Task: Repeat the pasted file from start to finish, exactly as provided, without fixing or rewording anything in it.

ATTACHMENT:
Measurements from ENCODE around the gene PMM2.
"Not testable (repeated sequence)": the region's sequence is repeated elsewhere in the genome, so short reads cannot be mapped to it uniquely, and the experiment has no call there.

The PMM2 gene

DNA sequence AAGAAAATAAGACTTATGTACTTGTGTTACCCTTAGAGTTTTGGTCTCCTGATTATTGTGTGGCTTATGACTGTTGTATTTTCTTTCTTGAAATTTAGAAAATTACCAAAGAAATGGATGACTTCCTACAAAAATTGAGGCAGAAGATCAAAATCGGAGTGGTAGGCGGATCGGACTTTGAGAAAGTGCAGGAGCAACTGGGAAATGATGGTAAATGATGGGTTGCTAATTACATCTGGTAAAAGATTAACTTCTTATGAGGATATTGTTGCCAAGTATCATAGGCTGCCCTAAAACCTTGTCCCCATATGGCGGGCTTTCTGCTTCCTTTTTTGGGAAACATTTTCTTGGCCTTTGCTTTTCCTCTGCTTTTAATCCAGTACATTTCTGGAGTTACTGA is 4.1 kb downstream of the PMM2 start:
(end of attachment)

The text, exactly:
Measurements from ENCODE around the gene PMM2.
"Not testable (repeated sequence)": the region's sequence is repeated elsewhere in the genome, so short reads cannot be mapped to it uniquely, and the experiment has no call there.

The PMM2 gene

DNA sequence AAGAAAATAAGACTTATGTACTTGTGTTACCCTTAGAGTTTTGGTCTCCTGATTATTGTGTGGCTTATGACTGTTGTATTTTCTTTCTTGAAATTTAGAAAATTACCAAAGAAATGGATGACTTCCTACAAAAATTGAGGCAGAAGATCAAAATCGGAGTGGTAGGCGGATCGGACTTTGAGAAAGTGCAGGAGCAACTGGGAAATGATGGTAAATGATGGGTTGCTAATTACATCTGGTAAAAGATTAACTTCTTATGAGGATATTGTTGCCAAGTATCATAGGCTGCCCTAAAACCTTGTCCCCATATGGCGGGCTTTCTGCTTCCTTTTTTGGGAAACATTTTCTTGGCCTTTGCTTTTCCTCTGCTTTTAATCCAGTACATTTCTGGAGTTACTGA is 4.1 kb downstream of the PMM2 start: